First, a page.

Under Santa Fe Skies

by Susan Tungate

Descansos

We see them all along the highways and public roads of New Mexico: crosses decorated with flowers, teddy bears, photographs, Christmas decorations. These tributes mark the last place a person was alive. In New Mexico, we call them descansos, which is Spanish for place of rest.

In 2007 while I was working as media liason for the Majority Office of the New Mexico House of Representatives, a bill was passed which was later signed into law making it illegal to knowingly or willfully deface or destroy “a memorial placed alongside a public road or right of way to memorialize the death of one or more persons.” Descansos may be removed by the state under certain circumstances, but it would be a rare occurrence. In New Mexico even when roads are under repair, the descansos are treated with great respect by construction crews.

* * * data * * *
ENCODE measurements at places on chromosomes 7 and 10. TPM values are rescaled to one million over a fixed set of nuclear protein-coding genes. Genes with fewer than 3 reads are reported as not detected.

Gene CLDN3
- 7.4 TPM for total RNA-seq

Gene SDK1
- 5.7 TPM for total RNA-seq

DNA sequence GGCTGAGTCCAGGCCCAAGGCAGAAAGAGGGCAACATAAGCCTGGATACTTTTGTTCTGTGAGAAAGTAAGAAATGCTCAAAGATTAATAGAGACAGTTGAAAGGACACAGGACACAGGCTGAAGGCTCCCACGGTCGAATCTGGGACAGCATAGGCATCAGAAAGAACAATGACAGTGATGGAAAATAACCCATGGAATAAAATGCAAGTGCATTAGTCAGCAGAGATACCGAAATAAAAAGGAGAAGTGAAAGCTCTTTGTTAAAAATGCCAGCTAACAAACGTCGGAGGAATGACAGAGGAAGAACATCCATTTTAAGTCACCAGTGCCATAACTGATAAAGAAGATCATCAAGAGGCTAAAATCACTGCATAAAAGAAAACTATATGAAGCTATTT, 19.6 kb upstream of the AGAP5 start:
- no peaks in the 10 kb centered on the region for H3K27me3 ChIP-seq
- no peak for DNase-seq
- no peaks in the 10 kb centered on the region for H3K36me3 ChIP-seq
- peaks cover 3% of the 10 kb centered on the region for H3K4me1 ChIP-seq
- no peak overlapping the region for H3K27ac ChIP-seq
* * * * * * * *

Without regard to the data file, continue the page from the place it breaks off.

Descansos are a symbol of remembrance for the family and friends, a place to honor their loved one. To me, the hundreds of descansos lining our roads are even more poignant knowing the people who passed away had no idea they would die that day. They sat in their cars to drive to the store, to have a bite to eat at a restaurant or just drive home. Unfortunately, all too often in New Mexico, the death was related to a drunk driver on the road. These people did not have to die that day in that spot but for someone making a hideously poor choice.

So while the descansos mark a celebration of life, they provide a constant caution to the living: Do not drink and drive. Drive safely. Best not to have a descanso erected in your honor.

©Catherine Trapani

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